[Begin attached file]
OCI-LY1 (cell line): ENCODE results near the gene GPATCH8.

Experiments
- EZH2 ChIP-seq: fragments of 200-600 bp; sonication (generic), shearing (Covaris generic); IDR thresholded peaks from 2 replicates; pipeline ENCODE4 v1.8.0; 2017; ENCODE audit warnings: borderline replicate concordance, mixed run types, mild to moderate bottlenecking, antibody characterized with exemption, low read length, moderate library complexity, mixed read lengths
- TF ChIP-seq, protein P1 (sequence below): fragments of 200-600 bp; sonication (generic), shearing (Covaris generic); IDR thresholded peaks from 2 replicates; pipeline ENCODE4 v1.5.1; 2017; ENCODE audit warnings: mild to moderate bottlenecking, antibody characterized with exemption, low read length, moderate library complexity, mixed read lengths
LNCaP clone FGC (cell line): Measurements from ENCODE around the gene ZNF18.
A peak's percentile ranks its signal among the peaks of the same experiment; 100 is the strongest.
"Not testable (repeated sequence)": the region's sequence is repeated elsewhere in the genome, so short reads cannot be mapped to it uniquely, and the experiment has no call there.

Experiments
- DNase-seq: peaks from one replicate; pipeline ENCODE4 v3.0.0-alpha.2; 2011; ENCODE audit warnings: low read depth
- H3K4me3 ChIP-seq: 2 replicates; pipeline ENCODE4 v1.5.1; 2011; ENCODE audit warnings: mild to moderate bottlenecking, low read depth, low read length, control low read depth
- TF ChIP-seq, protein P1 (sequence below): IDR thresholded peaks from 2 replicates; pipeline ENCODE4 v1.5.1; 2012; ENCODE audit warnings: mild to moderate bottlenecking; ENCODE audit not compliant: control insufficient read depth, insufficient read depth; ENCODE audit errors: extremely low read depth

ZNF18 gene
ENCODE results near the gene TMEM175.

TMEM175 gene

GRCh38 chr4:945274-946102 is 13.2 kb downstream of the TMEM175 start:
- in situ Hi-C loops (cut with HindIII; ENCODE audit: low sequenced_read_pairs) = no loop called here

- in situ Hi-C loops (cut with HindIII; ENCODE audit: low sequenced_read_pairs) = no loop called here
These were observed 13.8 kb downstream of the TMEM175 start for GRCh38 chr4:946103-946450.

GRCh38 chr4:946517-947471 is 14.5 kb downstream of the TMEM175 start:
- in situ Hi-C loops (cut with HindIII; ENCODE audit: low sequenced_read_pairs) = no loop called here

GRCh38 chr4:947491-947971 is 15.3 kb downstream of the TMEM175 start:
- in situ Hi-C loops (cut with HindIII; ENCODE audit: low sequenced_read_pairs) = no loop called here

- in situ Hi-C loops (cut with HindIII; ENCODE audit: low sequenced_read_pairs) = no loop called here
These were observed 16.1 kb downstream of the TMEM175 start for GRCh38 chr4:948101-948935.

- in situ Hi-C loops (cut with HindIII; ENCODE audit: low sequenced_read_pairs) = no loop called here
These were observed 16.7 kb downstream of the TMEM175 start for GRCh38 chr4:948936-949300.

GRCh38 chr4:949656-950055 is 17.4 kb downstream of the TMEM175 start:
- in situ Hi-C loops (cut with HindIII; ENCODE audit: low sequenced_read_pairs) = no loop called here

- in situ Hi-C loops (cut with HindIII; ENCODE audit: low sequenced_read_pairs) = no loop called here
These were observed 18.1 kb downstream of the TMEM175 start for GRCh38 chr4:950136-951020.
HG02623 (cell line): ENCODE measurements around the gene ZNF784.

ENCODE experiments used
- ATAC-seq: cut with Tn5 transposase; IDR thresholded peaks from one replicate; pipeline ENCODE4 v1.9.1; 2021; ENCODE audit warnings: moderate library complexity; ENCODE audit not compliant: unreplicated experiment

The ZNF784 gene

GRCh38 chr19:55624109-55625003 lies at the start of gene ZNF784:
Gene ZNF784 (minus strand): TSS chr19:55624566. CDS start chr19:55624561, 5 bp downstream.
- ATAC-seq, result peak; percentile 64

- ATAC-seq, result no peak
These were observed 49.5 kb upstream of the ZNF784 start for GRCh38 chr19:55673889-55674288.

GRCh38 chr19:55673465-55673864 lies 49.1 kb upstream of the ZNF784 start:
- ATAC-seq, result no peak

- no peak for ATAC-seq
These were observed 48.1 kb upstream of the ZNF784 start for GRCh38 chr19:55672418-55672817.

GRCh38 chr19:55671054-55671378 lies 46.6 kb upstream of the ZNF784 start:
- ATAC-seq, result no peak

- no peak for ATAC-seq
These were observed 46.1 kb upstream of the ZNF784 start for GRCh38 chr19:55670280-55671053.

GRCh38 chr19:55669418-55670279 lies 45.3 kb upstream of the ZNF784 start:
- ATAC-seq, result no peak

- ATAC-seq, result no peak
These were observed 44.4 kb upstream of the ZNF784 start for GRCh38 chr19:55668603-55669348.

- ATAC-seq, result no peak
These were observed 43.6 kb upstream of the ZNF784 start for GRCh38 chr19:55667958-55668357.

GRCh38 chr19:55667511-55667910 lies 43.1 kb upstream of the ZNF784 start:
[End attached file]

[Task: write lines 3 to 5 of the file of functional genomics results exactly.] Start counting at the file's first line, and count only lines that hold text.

- EZH2 ChIP-seq: fragments of 200-600 bp; sonication (generic), shearing (Covaris generic); IDR thresholded peaks from 2 replicates; pipeline ENCODE4 v1.8.0; 2017; ENCODE audit warnings: borderline replicate concordance, mixed run types, mild to moderate bottlenecking, antibody characterized with exemption, low read length, moderate library complexity, mixed read lengths
- TF ChIP-seq, protein P1 (sequence below): fragments of 200-600 bp; sonication (generic), shearing (Covaris generic); IDR thresholded peaks from 2 replicates; pipeline ENCODE4 v1.5.1; 2017; ENCODE audit warnings: mild to moderate bottlenecking, antibody characterized with exemption, low read length, moderate library complexity, mixed read lengths
LNCaP clone FGC (cell line): Measurements from ENCODE around the gene ZNF18.